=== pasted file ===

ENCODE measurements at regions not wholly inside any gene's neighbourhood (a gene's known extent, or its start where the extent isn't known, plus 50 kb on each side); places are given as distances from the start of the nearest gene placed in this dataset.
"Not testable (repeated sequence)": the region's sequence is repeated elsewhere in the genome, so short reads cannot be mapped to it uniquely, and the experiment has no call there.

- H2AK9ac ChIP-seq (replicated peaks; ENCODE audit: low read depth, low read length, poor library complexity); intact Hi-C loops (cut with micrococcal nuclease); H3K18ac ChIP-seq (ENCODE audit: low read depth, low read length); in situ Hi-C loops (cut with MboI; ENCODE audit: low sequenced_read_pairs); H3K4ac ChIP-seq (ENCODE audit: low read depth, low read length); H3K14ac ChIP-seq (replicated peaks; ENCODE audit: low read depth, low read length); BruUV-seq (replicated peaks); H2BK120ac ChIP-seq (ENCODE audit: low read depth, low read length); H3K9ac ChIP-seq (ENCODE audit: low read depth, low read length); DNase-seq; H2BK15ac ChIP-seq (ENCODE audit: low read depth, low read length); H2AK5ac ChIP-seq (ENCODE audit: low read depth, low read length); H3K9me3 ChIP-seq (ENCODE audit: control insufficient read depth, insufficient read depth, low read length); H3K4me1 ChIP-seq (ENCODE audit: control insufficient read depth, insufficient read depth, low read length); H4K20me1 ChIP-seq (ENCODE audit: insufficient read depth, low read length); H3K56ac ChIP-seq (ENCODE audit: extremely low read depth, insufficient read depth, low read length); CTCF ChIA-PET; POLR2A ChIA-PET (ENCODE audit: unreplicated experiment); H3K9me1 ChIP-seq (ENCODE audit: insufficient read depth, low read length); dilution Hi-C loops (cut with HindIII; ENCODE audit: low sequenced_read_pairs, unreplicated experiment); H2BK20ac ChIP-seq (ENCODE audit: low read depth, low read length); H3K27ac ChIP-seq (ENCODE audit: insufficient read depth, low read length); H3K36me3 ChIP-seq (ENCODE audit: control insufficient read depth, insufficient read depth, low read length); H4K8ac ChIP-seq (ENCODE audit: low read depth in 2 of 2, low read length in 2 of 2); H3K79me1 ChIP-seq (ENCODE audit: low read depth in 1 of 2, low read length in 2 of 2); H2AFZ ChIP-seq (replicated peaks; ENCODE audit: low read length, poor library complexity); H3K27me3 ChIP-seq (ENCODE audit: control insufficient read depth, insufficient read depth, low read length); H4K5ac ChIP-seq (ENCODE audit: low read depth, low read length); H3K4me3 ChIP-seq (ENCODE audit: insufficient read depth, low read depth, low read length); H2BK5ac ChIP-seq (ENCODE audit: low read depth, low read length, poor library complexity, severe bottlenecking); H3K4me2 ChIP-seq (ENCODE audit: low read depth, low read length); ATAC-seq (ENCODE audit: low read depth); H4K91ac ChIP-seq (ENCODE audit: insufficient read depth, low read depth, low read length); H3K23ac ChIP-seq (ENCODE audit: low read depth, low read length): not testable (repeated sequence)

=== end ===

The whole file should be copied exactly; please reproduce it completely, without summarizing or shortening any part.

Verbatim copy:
ENCODE measurements at regions not wholly inside any gene's neighbourhood (a gene's known extent, or its start where the extent isn't known, plus 50 kb on each side); places are given as distances from the start of the nearest gene placed in this dataset.
"Not testable (repeated sequence)": the region's sequence is repeated elsewhere in the genome, so short reads cannot be mapped to it uniquely, and the experiment has no call there.

- H2AK9ac ChIP-seq (replicated peaks; ENCODE audit: low read depth, low read length, poor library complexity); intact Hi-C loops (cut with micrococcal nuclease); H3K18ac ChIP-seq (ENCODE audit: low read depth, low read length); in situ Hi-C loops (cut with MboI; ENCODE audit: low sequenced_read_pairs); H3K4ac ChIP-seq (ENCODE audit: low read depth, low read length); H3K14ac ChIP-seq (replicated peaks; ENCODE audit: low read depth, low read length); BruUV-seq (replicated peaks); H2BK120ac ChIP-seq (ENCODE audit: low read depth, low read length); H3K9ac ChIP-seq (ENCODE audit: low read depth, low read length); DNase-seq; H2BK15ac ChIP-seq (ENCODE audit: low read depth, low read length); H2AK5ac ChIP-seq (ENCODE audit: low read depth, low read length); H3K9me3 ChIP-seq (ENCODE audit: control insufficient read depth, insufficient read depth, low read length); H3K4me1 ChIP-seq (ENCODE audit: control insufficient read depth, insufficient read depth, low read length); H4K20me1 ChIP-seq (ENCODE audit: insufficient read depth, low read length); H3K56ac ChIP-seq (ENCODE audit: extremely low read depth, insufficient read depth, low read length); CTCF ChIA-PET; POLR2A ChIA-PET (ENCODE audit: unreplicated experiment); H3K9me1 ChIP-seq (ENCODE audit: insufficient read depth, low read length); dilution Hi-C loops (cut with HindIII; ENCODE audit: low sequenced_read_pairs, unreplicated experiment); H2BK20ac ChIP-seq (ENCODE audit: low read depth, low read length); H3K27ac ChIP-seq (ENCODE audit: insufficient read depth, low read length); H3K36me3 ChIP-seq (ENCODE audit: control insufficient read depth, insufficient read depth, low read length); H4K8ac ChIP-seq (ENCODE audit: low read depth in 2 of 2, low read length in 2 of 2); H3K79me1 ChIP-seq (ENCODE audit: low read depth in 1 of 2, low read length in 2 of 2); H2AFZ ChIP-seq (replicated peaks; ENCODE audit: low read length, poor library complexity); H3K27me3 ChIP-seq (ENCODE audit: control insufficient read depth, insufficient read depth, low read length); H4K5ac ChIP-seq (ENCODE audit: low read depth, low read length); H3K4me3 ChIP-seq (ENCODE audit: insufficient read depth, low read depth, low read length); H2BK5ac ChIP-seq (ENCODE audit: low read depth, low read length, poor library complexity, severe bottlenecking); H3K4me2 ChIP-seq (ENCODE audit: low read depth, low read length); ATAC-seq (ENCODE audit: low read depth); H4K91ac ChIP-seq (ENCODE audit: insufficient read depth, low read depth, low read length); H3K23ac ChIP-seq (ENCODE audit: low read depth, low read length): not testable (repeated sequence)